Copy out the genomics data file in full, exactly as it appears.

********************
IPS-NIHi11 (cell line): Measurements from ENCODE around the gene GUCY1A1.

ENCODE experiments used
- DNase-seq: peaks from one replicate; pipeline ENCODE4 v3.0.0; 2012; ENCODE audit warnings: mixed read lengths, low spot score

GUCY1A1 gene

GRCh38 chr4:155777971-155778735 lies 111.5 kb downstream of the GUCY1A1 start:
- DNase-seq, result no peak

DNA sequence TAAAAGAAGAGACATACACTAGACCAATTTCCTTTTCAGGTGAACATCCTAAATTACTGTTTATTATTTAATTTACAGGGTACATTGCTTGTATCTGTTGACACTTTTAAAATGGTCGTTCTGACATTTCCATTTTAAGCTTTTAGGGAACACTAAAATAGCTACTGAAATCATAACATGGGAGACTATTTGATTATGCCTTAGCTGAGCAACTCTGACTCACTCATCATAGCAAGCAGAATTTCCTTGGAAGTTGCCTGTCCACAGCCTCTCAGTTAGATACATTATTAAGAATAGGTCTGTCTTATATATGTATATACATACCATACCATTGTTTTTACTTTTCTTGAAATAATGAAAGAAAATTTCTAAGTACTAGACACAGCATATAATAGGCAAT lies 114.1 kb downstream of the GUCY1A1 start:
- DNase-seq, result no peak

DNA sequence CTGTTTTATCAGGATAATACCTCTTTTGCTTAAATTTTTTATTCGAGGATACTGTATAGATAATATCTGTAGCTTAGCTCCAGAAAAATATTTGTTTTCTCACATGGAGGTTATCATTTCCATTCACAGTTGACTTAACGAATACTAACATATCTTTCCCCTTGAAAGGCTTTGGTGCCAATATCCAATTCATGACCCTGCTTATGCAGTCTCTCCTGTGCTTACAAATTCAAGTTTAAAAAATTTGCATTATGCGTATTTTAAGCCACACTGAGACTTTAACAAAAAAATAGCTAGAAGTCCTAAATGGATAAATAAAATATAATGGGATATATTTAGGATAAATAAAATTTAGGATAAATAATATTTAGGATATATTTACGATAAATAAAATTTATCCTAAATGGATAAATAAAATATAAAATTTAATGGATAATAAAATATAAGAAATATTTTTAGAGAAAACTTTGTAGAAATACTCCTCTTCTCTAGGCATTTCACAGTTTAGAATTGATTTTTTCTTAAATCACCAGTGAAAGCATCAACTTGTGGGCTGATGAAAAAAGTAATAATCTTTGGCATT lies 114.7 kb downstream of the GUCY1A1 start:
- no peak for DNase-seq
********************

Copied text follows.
IPS-NIHi11 (cell line): Measurements from ENCODE around the gene GUCY1A1.

ENCODE experiments used
- DNase-seq: peaks from one replicate; pipeline ENCODE4 v3.0.0; 2012; ENCODE audit warnings: mixed read lengths, low spot score

GUCY1A1 gene

GRCh38 chr4:155777971-155778735 lies 111.5 kb downstream of the GUCY1A1 start:
- DNase-seq, result no peak

DNA sequence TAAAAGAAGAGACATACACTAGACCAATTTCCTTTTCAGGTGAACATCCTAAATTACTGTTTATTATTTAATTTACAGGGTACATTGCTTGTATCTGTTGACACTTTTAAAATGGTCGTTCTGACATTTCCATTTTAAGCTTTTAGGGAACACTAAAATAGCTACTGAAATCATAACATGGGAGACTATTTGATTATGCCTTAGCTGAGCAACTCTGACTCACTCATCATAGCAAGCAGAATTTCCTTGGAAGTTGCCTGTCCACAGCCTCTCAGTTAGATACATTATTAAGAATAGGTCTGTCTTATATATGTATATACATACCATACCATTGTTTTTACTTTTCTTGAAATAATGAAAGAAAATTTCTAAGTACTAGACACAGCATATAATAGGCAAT lies 114.1 kb downstream of the GUCY1A1 start:
- DNase-seq, result no peak

DNA sequence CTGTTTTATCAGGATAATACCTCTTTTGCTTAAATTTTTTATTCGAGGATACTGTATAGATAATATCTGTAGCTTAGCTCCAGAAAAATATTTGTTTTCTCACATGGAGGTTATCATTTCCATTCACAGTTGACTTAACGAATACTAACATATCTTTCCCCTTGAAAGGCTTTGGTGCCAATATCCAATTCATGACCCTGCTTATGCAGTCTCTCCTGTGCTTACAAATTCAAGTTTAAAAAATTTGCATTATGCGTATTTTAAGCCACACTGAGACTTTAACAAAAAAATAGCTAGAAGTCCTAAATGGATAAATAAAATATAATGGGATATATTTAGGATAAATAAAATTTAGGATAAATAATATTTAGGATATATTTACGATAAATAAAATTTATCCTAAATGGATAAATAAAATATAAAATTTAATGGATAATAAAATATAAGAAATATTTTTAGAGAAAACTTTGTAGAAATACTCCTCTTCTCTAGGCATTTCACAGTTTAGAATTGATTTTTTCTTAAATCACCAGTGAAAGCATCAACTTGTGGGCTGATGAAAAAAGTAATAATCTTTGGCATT lies 114.7 kb downstream of the GUCY1A1 start:
- no peak for DNase-seq